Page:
It has been scientifically established that the reduced or absence of melanin associated with albinism does not in any way alter the brain capacity of an individual with albinism. The brain capacity and cognitive abilities of a person with albinism functions as normally as any other individual and persons with albinism can aspire as highly as anyone else in the society.
However, recent research has shown that many children with albinism are not in school, not because of their lack of mental ability, but because of visual impairment, discrimination from other children and social exclusion.*
This sad trend of events has therefore left a large percentage of untapped potential lying dormant in these children and even most adults who were denied the privilege due to the predominant myths of their time that sending a child with albinism to school was a complete waste of time and resources. The ripple effect of this is a less than thriving economy and a frustrated crop of active virile men and women seeking to contribute to a better society.
Over the years TAF has received tons of calls and letters from members expressing their frustration and inability to find suitable jobs. The frequency of these reports necessitated the foundation, in order to salvage the situation to a reasonable extent, seek organizations with whom to partner with in the area of economic empowerment.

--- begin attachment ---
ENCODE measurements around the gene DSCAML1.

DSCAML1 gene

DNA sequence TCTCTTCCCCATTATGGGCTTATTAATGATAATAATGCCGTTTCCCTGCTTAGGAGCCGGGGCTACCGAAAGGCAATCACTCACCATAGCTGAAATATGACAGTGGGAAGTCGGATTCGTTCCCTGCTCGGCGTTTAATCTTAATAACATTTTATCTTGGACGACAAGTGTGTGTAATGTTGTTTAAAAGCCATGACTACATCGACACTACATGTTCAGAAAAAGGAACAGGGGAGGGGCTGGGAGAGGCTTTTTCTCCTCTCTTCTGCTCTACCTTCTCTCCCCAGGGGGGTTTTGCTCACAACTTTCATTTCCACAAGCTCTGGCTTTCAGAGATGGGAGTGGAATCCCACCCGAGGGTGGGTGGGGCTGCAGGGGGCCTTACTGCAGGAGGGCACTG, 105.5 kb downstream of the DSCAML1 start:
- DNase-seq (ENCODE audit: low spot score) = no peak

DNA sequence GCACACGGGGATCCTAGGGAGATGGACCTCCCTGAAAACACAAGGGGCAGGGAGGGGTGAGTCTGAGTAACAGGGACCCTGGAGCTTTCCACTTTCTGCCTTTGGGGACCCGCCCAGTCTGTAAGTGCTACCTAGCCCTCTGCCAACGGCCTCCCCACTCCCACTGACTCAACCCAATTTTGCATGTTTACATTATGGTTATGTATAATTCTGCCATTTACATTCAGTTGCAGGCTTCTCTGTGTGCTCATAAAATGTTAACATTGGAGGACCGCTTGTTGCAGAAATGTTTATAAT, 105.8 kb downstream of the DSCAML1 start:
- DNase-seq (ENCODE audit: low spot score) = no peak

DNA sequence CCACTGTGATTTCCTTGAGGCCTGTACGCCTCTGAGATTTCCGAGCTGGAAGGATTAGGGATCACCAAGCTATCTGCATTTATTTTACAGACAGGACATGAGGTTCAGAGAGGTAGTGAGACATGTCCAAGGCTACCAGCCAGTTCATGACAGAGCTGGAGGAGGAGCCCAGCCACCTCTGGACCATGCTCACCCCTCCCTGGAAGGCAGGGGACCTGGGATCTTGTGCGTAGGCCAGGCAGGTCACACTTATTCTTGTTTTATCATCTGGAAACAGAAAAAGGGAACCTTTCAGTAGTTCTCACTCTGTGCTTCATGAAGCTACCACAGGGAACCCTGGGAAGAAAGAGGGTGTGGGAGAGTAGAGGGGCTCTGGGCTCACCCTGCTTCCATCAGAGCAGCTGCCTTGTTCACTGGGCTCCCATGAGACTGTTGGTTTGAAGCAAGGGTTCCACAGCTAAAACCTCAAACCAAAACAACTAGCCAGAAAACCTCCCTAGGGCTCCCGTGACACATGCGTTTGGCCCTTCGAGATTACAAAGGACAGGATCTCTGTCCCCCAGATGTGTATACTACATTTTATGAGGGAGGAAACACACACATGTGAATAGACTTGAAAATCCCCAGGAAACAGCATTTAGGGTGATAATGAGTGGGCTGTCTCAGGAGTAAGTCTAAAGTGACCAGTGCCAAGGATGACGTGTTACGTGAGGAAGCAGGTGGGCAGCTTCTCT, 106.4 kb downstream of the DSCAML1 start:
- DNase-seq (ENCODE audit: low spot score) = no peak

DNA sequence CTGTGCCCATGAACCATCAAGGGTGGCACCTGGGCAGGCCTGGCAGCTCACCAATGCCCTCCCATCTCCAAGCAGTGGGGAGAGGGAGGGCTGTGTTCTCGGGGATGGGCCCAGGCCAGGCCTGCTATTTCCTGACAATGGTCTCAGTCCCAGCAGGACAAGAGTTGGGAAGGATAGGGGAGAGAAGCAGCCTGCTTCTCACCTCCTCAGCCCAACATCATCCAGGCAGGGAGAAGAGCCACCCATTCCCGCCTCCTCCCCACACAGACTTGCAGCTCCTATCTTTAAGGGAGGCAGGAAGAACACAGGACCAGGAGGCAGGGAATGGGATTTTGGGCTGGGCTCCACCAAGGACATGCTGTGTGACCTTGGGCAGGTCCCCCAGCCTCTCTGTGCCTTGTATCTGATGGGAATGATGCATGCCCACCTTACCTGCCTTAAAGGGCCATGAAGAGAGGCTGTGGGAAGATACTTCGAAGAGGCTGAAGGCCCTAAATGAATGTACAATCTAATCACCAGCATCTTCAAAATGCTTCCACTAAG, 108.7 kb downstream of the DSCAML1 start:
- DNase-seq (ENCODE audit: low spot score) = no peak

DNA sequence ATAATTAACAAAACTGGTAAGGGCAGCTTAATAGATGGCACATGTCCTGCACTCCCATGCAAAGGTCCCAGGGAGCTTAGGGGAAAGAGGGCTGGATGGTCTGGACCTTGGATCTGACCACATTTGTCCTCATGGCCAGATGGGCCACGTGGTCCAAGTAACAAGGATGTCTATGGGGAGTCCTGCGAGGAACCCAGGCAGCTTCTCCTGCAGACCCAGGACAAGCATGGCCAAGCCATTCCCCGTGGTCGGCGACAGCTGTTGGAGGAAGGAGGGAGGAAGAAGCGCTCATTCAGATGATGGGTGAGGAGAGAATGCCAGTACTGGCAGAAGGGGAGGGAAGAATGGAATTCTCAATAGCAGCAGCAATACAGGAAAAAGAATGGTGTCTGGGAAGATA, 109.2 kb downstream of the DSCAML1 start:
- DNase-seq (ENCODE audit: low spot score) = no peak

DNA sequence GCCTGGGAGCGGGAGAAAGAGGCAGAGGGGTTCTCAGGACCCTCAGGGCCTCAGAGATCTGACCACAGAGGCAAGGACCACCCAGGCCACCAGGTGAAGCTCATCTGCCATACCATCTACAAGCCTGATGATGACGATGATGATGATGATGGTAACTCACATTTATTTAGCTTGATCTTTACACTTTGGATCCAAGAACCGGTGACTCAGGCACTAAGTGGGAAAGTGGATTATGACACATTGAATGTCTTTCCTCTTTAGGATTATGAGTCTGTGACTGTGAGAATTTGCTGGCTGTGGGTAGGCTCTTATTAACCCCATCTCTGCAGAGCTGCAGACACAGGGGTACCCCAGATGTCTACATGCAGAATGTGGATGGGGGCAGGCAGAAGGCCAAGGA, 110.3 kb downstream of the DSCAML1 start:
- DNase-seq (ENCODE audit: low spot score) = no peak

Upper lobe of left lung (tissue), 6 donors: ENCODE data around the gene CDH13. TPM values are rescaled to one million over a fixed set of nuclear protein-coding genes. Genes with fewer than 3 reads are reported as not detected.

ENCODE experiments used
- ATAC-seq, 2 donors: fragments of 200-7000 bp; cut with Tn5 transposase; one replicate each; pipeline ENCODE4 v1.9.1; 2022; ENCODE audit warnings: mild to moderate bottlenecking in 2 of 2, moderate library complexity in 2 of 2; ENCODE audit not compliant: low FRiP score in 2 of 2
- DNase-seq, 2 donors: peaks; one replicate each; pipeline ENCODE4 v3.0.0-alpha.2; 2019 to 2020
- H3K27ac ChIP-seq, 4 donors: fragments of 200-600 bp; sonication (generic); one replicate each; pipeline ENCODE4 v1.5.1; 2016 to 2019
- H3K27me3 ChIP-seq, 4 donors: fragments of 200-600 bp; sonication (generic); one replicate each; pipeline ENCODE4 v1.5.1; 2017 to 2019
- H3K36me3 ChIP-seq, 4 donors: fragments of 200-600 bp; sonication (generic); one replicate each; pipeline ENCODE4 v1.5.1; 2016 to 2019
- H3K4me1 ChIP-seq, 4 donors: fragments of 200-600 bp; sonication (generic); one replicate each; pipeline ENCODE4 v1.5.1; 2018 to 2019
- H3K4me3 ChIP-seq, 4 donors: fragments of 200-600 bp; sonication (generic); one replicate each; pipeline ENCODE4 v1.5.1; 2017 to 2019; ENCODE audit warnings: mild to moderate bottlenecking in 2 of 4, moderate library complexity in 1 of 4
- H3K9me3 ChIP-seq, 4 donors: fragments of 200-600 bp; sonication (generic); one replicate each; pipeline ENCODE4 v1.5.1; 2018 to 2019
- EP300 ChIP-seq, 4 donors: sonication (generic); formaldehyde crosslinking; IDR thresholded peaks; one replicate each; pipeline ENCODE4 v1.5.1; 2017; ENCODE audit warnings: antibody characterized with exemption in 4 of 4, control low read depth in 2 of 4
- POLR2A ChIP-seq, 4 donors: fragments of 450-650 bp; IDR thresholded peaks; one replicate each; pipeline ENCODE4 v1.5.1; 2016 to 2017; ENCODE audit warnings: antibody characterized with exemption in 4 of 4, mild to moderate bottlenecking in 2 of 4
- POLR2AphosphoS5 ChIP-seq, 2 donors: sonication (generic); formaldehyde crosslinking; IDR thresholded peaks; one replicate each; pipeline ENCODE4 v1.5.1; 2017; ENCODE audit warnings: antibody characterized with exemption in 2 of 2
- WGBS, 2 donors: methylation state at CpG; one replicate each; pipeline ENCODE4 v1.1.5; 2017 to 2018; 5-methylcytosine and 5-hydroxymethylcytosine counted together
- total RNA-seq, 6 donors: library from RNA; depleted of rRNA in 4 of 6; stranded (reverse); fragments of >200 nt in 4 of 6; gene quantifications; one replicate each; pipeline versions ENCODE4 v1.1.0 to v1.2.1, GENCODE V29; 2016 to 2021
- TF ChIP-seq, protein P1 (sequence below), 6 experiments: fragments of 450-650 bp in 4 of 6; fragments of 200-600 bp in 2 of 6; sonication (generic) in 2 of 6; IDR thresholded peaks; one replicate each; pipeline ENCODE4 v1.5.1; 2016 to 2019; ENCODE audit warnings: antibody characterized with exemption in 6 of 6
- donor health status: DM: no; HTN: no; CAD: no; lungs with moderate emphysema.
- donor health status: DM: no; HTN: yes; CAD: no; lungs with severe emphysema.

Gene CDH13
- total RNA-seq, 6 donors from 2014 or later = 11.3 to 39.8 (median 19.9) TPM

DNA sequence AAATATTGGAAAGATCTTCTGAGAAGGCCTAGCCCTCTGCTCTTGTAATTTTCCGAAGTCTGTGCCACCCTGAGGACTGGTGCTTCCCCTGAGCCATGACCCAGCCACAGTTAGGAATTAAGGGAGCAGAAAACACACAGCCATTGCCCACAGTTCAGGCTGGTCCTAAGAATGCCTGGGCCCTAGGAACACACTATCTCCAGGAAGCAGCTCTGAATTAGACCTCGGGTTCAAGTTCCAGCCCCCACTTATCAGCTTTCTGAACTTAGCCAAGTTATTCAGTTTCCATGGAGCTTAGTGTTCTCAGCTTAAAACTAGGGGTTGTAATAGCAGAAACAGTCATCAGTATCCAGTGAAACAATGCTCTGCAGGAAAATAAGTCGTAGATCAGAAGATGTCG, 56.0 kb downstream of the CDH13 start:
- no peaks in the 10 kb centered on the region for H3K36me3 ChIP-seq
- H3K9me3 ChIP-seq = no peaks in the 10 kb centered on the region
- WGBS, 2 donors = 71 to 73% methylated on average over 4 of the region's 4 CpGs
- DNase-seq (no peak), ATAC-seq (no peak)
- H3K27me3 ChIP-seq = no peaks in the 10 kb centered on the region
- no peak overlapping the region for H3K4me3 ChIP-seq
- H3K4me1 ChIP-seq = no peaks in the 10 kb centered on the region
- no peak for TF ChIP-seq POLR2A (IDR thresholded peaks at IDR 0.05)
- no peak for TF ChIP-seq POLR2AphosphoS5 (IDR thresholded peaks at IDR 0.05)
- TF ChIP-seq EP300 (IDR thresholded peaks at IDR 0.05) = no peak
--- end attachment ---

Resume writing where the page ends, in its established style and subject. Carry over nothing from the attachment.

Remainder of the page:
Through the Millenium Development Goals (MDG), the foundation was able to carefully screen through its members and pick out mothers of children with albinism and other members, who needed it the most, for a vocational training at the Nigerian Army Officers Wives Association (NAOWA) Vocational Training Centre. Courses included Catering, Hair Care, Tailoring, Car Wash Trainings and other services.
Successful graduates were given the basic equipment to start business on a small scale.
However, projects like this are highly capital intensive and the foundation has been unable to continue the cycle.
Undoubtedly, this project is highly recommended as the power of being economically empowered cannot be overemphasized. It boosts self confidence as it helps breadwinners in families, single parent homes and as individuals able to take care of themselves. Being enabled to make a living and contribute to society doesn’t only make a difference, it makes a life.
*Knowledge, Attitude and Practices: Study on Children with Albinism in Nigeria; pp 1